The average cable bill includes $37.11 worth of “hidden” added fees. These are fees that go on top of the advertised price, so many people don’t expect them. In fact, according to Consumer Reports, 69% of customers say their cable bills have fees they were not expecting.

Big Cable lost a total of 596,086 subscribers in Q1 of 2020, according to new data from Leichtman Research. That means in the first quarter of this year, cable companies lost out on around $22 million per month in hidden fees, or $66 million for an entire quarter. In 2020, the subscribers the companies lost this past quarter will cost Big Cable around $264 million in hidden fees! If this trend continues in the next three quarters of the year, cable TV companies could lose $1 billion in hidden fees alone in the next year.

cable hidden fees

Common hidden fees on cable bills include:

  • Broadcast TV fee- Did you know you’re charged extra for channels you could probably get free with a TV antenna? In fact, our report last year showed that Comcast took in around $2.64 billion in fees for these free over the air channels.
  • Regional sports fee- Cable companies pay regional sports networks to carry their channels, although sometimes those networks are owned by the cable companies themselves… hmmmm… not a sports fan? Too bad! You’re stuck with paying.
  • Cable box fees- If you have cable, you need a cable box. But you better believe the cable companies aren’t offering those for free. Nope, you have to rent it.
  • HD fee- While you might think high-def (HD) is standard in 2020, it’s a common additional fee tacked onto your cable bill.
  • DVR fee- Some cable companies slide in an extra charge for the DVR that’s not in your quoted price.

This does not include the average $13.28 in taxes. The Q1 losses will cost state governments about $8 million per month in tax revenue. That’s $96 million a year!

Of course, those hidden fees and taxes are only a portion of the money cable companies charge each subscriber. According to a recent report by Decision Data, the average US household is paying $217.42 per month for cable. That means Q1 losses cost Big Cable around $130 million a month in subscription fees. Multiply that out and you’ll see that Q1 subscriber losses could cost cable companies a total of $1.5 billion a year!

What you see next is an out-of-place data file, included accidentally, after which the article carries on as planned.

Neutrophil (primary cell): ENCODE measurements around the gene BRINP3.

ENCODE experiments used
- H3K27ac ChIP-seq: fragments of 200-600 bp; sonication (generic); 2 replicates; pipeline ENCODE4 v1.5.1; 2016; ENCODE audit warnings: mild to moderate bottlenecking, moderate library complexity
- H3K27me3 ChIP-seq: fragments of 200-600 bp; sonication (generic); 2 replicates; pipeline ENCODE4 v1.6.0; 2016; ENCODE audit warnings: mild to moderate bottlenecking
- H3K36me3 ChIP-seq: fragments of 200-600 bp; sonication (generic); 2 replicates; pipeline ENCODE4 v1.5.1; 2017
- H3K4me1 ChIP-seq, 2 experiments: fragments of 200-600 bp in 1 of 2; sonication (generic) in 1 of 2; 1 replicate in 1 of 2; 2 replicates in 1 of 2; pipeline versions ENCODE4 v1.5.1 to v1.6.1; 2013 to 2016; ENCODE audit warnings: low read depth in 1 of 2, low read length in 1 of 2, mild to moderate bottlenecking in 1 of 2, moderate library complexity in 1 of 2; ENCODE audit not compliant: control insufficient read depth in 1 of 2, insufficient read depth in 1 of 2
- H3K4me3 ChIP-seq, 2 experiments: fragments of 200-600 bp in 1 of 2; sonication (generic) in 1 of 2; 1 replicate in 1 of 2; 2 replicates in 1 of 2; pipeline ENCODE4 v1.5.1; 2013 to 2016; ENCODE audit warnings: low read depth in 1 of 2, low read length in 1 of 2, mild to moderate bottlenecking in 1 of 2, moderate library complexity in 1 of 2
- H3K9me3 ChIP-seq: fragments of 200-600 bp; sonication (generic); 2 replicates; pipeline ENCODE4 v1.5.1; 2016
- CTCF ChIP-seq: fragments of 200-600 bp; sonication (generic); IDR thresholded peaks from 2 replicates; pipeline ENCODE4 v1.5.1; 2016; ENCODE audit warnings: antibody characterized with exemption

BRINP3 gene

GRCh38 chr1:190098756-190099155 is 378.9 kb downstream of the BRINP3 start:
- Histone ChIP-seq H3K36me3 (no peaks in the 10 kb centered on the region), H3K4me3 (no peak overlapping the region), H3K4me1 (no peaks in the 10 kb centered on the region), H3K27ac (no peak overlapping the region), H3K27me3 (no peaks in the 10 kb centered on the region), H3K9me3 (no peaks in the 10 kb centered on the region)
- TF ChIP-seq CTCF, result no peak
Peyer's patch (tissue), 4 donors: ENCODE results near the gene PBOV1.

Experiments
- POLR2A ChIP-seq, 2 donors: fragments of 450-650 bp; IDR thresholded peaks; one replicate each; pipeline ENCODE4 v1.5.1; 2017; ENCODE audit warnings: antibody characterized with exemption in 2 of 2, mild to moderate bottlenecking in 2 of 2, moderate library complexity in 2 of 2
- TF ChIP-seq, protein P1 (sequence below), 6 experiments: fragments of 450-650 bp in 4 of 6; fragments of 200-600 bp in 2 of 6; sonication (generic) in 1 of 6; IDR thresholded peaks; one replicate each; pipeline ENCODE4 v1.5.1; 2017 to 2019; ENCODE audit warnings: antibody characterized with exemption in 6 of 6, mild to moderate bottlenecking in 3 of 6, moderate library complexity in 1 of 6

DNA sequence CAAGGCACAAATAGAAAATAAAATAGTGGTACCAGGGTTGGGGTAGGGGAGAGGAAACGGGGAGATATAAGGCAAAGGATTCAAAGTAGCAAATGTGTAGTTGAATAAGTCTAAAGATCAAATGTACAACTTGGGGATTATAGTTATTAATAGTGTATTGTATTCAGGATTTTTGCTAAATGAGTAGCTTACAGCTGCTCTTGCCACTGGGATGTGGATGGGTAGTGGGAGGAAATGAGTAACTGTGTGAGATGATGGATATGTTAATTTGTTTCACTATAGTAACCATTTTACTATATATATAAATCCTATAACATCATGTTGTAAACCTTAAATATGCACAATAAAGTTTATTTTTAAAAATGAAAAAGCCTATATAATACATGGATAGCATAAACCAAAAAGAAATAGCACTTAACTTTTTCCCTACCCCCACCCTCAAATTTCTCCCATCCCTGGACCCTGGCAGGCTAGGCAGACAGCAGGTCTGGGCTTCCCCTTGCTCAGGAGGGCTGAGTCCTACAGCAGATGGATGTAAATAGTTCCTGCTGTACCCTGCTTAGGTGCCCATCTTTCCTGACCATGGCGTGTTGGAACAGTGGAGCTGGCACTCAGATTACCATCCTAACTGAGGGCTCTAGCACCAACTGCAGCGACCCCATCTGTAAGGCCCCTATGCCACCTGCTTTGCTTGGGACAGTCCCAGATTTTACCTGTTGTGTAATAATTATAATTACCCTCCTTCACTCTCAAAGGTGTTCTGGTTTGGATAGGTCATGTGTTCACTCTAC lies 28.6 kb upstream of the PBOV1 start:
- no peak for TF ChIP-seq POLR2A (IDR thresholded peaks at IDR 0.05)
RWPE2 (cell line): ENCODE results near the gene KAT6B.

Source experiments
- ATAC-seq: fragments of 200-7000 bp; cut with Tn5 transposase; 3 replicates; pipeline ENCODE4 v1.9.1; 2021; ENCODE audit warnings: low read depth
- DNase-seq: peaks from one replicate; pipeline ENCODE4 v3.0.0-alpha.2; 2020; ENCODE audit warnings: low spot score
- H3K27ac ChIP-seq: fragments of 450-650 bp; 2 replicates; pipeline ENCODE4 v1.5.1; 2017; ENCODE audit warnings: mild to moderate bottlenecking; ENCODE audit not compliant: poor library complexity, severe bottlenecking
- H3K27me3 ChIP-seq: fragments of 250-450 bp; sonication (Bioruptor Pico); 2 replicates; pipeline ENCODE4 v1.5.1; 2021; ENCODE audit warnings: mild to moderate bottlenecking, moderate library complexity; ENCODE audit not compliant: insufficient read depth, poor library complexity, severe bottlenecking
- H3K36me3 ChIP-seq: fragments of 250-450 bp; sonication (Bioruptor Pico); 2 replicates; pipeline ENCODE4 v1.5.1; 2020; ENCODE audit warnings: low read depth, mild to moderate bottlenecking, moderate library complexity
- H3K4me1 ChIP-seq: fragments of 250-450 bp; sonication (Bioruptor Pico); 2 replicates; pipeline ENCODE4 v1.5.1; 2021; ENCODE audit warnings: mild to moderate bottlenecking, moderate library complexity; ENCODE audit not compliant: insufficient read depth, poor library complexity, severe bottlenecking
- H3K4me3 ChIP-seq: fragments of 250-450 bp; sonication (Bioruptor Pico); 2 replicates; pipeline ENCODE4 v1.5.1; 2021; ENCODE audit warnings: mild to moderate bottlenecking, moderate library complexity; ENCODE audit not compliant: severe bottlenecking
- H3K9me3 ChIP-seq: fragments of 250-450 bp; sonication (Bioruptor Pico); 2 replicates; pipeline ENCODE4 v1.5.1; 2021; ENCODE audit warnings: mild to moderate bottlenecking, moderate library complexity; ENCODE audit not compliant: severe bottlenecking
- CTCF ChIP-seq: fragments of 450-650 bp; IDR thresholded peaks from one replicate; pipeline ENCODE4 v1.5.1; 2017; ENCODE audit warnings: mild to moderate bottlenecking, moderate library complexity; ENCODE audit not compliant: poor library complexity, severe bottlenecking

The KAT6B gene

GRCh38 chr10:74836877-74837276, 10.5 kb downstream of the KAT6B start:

This doesn’t come as a huge surprise to us, as cord cutting has been accelerating dramatically in recent years and Big Cable continues to bleed subscribers. And with the current pandemic, things have only gotten worse. As shown in our recent report, the lack of live sports is hurting pay-TV in a big way.

After all, live sports is the last thing that really keeps people tied to cable subscriptions. Yet without live sports for the last two months, subscribers have paid $3.5 billion in fees for events that never occurred. In fact, a recent survey we ran showed that 32% of cable subscribers say they will consider cancelling their cable if live sports don’t return by June 1st.

On the other hand, streaming video on demand service, Netflix, brought in 2.31 million new customers in the US and Canada in Q1. Their subscribers have upped their streaming habits to around 3.2 hours per day. The company is absolutely thriving… with no hidden fees.

The fact is that Q1 was devastating to cable companies, and I think that we’ll see when Q2 stats come out and a full quarter of quarantine has finished that the pandemic just might be the final straw for cable TV as we know it.

 

William Parker

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